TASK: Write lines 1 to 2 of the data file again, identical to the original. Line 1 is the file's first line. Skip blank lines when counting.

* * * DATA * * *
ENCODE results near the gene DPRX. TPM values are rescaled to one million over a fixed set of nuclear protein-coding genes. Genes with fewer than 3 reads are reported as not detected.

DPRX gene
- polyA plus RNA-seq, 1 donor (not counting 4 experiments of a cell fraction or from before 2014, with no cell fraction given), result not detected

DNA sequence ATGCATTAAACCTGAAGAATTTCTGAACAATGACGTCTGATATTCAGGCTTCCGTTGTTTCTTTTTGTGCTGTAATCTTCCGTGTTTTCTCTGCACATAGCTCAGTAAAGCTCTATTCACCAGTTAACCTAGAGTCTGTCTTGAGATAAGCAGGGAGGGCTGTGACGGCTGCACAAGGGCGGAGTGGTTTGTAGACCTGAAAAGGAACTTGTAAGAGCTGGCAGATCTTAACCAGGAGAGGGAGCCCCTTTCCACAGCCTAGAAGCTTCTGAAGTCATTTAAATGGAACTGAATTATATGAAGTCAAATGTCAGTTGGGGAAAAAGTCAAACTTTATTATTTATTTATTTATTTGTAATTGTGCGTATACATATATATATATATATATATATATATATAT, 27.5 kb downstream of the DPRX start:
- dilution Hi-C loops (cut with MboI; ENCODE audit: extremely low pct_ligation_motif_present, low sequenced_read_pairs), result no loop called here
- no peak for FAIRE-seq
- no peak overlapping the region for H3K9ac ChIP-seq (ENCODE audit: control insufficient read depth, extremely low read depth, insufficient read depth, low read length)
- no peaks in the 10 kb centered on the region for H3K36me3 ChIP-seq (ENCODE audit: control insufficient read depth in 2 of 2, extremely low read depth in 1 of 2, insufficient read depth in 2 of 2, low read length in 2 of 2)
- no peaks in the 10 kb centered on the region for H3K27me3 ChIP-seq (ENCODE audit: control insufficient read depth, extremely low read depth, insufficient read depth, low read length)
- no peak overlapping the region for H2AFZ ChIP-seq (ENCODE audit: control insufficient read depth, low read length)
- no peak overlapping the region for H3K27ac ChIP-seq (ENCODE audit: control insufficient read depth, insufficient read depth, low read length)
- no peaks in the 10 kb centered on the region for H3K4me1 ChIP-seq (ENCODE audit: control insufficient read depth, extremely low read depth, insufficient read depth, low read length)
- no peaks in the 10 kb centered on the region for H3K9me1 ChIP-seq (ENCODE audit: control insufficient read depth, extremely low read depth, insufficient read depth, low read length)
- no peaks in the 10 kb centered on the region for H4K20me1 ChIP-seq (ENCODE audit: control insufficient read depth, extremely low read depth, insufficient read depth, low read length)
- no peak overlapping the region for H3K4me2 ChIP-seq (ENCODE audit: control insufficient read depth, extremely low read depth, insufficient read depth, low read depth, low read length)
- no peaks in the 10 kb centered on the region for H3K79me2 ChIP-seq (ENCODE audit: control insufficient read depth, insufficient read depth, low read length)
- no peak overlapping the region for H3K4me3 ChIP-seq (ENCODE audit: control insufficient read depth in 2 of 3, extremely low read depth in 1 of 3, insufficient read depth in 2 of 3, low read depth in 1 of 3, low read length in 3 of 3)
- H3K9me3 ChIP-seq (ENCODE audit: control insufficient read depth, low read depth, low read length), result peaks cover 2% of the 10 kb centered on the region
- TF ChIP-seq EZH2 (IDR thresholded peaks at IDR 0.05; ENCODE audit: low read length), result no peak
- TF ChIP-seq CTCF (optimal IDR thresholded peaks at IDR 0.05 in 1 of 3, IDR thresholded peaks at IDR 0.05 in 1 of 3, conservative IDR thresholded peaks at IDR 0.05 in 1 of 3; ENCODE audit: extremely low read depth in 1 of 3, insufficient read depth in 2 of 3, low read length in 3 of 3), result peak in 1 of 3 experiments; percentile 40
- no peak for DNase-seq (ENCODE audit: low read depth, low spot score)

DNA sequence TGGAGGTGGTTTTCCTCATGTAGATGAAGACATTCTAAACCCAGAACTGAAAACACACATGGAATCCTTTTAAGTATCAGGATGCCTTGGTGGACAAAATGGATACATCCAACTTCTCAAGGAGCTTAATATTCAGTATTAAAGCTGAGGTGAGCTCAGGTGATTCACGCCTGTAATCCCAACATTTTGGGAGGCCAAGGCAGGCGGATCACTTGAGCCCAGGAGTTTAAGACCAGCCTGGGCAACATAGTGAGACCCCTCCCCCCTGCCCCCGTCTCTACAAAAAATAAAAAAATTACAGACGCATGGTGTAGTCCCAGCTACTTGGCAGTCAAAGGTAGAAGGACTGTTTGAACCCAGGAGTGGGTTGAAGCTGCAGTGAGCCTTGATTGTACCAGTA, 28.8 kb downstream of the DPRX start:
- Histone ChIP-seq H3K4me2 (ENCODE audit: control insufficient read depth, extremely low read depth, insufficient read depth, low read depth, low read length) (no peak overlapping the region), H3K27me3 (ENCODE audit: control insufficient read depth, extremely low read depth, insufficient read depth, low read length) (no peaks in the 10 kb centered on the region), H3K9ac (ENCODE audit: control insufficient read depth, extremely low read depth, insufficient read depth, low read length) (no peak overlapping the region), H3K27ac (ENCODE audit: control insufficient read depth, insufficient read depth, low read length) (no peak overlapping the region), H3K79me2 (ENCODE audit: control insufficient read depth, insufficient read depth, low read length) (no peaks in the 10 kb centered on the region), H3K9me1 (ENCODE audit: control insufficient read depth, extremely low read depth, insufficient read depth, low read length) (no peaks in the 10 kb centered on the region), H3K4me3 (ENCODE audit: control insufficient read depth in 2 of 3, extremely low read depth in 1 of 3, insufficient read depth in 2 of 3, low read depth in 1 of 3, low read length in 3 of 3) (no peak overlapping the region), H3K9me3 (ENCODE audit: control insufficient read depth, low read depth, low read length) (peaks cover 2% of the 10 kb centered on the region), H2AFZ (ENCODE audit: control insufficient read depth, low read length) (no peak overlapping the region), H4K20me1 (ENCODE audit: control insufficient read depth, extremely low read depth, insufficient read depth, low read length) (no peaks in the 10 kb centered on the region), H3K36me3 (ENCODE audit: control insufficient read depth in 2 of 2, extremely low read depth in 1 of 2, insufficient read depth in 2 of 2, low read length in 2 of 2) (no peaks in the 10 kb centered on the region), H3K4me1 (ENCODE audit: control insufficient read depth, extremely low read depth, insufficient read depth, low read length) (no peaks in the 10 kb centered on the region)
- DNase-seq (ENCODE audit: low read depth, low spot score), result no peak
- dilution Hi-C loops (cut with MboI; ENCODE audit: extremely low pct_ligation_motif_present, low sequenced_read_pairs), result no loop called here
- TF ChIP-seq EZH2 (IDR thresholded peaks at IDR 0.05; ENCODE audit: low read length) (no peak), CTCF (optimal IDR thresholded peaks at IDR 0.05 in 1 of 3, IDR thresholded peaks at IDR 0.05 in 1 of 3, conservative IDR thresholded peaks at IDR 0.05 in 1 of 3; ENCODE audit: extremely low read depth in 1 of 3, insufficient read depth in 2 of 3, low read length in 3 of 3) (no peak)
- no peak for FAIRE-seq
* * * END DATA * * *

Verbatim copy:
ENCODE results near the gene DPRX. TPM values are rescaled to one million over a fixed set of nuclear protein-coding genes. Genes with fewer than 3 reads are reported as not detected.

DPRX gene